The headline of the news release from the Pew Research Center was a master class in trying to make the headline fit the prevailing narrative: “Recent protest attendees are more racially and ethnically diverse, younger than Americans overall.”
“Large-scale protests and rallies for racial equality have captured public attention and amplified calls for policy reforms in recent weeks,” the Wednesday article began.
“Some 6% of U.S. adults say they have attended a protest or rally that focused on issues related to race or racial equality in the last month, and those who have are more likely to be nonwhite and younger than Americans overall, according to a recent Pew Research Center survey. They are also more likely to live in an urban area and to identify with or lean toward the Democratic Party.”
Let’s say you stopped reading there. What would be your takeaways on the reading comprehension tests? a) Lots of people attended these protests. b) Those people skewed nonwhite. c) They tended to be urban and Democratic in nature.
You’d only get a high-D, however — 67 percent right.
As for what you got correct: a) Yes, 6 percent is a high number. c) The crowds were urban and tended to vote for Democrats.
As for b) — well, let’s talk about that.
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The Pew Research Center’s survey of protest-goers is heavily dependent on what you’re willing to consider “more likely to be nonwhite and younger than Americans overall.”
Younger? Yes, definitely. “About four-in-ten (41%) of those who say they recently attended a protest focused on race are younger than 30; among all U.S. adults, 19% are in this age group,” Pew said.
“In turn, those ages 50 and older are underrepresented among the protesters, while those ages 30 to 49 represent a similar share of those who have attended a protest as they do of the adult population overall.”
The problem comes out when you look at how many people who attended protests that were supposed to be about black people achieving racial justice were actually black.
“Black Americans account for 17% of those who say they attended a protest focused on race or racial equality in the last month, compared with their 11% share of all adults in the survey,” the news release said.
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“Hispanic Americans account for 22% of recent protest attendees, versus 15% of all adults. The difference is less pronounced but still statistically significant when it comes to the share of protesters who are Asian (8% vs. 5% of the adults surveyed). While 64% of U.S. adults are white, just 46% of those who said they attended a protest focused on race in the last month are white.”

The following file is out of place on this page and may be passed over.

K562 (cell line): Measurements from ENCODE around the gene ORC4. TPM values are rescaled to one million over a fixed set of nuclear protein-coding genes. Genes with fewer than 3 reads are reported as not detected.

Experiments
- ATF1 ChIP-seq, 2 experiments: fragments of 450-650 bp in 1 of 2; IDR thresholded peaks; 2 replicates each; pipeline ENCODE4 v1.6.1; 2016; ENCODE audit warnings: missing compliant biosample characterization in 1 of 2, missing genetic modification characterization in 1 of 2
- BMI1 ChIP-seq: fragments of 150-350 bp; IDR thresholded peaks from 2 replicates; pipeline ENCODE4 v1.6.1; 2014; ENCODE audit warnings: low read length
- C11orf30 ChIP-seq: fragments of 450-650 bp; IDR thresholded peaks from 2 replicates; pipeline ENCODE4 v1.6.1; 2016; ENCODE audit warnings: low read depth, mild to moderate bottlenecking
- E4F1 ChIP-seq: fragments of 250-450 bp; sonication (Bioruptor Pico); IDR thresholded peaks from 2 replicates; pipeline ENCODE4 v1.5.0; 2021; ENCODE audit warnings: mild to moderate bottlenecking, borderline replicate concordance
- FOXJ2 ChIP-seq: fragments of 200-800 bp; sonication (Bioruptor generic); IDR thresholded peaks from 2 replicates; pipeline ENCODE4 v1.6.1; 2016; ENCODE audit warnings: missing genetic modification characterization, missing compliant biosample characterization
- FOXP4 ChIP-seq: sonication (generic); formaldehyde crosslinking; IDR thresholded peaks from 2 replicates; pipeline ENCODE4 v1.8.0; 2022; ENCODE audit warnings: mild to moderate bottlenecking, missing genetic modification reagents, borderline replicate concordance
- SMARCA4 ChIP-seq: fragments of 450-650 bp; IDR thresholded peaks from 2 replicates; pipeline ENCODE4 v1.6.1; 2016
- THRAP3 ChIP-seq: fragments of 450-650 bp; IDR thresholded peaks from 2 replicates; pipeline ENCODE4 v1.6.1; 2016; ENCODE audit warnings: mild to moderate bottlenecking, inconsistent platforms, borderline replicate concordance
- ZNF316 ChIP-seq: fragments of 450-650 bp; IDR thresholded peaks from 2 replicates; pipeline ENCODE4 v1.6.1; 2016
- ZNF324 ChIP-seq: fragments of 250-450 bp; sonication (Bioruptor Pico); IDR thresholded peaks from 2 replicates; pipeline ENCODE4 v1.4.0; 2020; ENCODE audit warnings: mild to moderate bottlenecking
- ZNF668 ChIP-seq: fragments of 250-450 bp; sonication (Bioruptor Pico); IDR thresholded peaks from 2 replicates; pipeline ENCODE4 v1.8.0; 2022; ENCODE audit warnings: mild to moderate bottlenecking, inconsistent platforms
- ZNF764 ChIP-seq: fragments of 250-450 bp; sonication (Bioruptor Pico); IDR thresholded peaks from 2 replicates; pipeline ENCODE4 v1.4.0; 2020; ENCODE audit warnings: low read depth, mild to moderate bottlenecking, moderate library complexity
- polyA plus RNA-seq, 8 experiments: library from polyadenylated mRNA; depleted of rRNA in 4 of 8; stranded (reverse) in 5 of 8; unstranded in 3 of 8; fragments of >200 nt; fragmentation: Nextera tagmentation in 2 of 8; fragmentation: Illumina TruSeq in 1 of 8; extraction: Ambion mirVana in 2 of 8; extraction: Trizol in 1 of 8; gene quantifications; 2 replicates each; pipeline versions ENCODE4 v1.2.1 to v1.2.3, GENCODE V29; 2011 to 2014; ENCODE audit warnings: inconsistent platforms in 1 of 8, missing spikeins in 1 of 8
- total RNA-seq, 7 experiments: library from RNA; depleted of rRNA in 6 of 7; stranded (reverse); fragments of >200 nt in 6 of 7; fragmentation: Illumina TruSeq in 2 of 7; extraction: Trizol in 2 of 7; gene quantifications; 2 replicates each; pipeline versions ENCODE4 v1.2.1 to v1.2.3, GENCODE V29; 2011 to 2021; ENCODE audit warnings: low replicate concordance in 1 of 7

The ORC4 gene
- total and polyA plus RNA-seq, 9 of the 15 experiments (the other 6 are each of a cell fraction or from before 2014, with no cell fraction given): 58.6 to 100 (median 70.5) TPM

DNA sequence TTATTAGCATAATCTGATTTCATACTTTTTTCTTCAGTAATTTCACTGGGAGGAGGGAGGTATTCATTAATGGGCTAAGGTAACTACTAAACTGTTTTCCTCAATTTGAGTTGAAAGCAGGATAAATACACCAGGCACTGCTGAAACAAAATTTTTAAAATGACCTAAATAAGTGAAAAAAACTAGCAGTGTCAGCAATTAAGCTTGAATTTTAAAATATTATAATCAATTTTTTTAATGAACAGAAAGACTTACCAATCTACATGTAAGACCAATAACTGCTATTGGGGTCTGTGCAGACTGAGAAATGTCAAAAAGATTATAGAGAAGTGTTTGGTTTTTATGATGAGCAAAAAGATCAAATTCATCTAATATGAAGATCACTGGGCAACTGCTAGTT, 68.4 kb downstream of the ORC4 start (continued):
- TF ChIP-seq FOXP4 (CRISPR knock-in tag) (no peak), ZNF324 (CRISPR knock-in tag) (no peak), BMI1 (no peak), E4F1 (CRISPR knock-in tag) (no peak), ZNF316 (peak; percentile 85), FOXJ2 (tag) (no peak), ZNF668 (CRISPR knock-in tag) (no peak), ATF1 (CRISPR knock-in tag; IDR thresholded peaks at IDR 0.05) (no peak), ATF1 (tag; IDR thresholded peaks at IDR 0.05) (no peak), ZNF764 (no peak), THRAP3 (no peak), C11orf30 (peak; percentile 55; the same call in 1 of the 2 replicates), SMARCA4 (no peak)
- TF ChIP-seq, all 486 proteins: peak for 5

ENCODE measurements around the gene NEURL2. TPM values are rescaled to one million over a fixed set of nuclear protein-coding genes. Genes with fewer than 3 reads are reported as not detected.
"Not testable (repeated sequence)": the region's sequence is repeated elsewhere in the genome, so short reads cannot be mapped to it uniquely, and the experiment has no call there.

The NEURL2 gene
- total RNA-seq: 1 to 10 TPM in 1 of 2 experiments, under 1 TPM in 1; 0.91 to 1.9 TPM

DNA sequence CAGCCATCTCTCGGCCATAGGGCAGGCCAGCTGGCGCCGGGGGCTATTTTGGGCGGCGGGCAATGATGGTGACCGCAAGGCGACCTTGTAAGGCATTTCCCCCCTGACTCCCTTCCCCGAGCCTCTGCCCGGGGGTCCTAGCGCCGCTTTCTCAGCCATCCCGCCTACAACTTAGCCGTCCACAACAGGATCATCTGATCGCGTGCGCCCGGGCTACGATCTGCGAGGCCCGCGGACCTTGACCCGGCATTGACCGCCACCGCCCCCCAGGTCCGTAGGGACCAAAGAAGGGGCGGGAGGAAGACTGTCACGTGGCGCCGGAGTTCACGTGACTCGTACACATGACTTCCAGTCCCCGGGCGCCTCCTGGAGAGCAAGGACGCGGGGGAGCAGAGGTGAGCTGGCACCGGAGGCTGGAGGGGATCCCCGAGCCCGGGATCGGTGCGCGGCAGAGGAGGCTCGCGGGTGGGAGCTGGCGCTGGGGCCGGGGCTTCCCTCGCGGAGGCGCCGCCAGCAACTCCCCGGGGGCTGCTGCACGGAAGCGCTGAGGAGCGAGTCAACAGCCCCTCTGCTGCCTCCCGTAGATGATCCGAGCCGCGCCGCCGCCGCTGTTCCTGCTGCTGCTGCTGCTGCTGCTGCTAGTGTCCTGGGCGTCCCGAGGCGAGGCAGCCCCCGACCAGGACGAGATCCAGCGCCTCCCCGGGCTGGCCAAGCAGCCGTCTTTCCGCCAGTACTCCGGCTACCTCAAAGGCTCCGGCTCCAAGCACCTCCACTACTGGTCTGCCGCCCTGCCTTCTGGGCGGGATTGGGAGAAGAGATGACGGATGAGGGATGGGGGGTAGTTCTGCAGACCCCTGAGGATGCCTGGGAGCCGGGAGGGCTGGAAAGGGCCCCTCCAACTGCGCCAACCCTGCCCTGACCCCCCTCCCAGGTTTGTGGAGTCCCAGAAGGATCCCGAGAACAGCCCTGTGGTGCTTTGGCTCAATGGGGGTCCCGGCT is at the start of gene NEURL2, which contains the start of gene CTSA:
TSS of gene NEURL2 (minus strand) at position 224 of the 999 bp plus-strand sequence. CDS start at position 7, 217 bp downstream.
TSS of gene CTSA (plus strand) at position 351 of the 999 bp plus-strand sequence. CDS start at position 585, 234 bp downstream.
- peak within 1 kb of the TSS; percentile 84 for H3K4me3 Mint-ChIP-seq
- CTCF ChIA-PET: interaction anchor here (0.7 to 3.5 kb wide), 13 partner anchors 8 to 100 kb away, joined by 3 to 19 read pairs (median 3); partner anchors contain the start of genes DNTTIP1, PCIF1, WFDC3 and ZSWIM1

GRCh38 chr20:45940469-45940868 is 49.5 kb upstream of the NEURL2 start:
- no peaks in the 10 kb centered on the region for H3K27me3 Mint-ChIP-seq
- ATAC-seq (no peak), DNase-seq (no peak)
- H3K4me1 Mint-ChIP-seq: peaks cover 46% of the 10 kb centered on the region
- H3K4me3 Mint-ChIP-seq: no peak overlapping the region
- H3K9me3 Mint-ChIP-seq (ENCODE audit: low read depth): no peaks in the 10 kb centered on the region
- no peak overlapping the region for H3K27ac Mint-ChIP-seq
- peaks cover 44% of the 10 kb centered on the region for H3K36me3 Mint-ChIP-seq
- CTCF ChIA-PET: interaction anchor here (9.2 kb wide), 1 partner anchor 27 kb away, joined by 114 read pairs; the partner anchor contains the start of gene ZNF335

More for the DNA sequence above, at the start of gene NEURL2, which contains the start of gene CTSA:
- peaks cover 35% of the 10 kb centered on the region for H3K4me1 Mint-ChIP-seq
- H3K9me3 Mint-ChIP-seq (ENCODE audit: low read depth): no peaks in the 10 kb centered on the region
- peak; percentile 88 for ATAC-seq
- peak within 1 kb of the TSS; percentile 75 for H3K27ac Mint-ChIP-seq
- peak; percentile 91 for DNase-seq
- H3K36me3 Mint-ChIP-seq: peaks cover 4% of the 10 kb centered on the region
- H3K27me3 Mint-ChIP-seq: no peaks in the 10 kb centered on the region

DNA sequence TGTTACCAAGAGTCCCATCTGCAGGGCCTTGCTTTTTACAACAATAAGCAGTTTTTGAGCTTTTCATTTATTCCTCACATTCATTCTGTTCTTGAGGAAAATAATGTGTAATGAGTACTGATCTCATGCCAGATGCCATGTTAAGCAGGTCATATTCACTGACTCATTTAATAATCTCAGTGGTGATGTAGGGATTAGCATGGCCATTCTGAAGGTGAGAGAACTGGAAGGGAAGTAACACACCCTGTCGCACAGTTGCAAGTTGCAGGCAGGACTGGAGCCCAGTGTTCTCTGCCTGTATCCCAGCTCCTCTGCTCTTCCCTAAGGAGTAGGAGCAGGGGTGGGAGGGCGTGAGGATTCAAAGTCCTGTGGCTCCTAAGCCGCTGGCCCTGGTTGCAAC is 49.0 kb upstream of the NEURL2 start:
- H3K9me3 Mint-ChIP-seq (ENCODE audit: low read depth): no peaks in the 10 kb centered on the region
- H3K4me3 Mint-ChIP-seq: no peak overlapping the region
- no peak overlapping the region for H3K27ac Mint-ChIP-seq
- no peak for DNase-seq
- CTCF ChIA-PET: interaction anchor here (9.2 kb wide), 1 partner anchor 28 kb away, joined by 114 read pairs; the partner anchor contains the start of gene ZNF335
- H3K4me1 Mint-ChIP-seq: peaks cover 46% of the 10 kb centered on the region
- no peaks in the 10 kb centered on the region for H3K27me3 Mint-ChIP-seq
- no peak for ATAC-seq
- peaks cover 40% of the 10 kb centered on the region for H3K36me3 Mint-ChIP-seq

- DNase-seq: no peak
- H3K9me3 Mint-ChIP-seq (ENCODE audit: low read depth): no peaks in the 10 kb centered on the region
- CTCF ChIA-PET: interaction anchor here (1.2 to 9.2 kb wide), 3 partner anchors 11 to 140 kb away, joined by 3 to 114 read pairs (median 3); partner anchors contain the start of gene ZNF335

The results came from a web survey managed by Ipsos of 9,654 respondents between June 4 and June 10. The margin of error was 1.6 percentage points. So, the difference between the share of adult black respondents and the percentage of black individuals in attendance at the protests in which the Black Lives Matter movement played a large part and which were perceived to be about black Americans standing up for their rights was just 6 percentage points.
The vast majority of people who were protesting for racial equality, in other words, weren’t black.
This wasn’t at all like the skew of Democrats-to-Republicans.
“When it comes to political party affiliation, about eight-in-ten (79%) of those who say they participated in a protest or rally focused on race or racial equality in the last month identify with or lean toward the Democratic Party, while just 17% say they are Republican or Republican-leaning,” the news release said.
Meanwhile, 51 percent of all adult respondents in the survey said they were Democrats or leaned Democrat, compared to the 44 percent who were Republican or leaned Republican.” And yet, both Democrats and Republicans expressed outrage at the death of George Floyd.
I suppose part of the difference could be explained by the fact that the average Republican probably isn’t going to show up to a protest with a “Trump Supporters 4 Justice” sign, but the reality is that this is about something significantly different than requesting justice for Floyd.
This is nothing short of Democrats and the media using black pain as a prop for themselves.
While many black Americans may be frustrated with their treatment by law enforcement, that’s largely not who was protesting. The demonstrators, according to this survey, were within 5 percentage points of being majority white. But that’s not what the narrative was — and that’s likely not what the narrative will remain.
Facts and narrative, however, are two very separate things, no matter how hard the Pew Research Center wants to make them fit.
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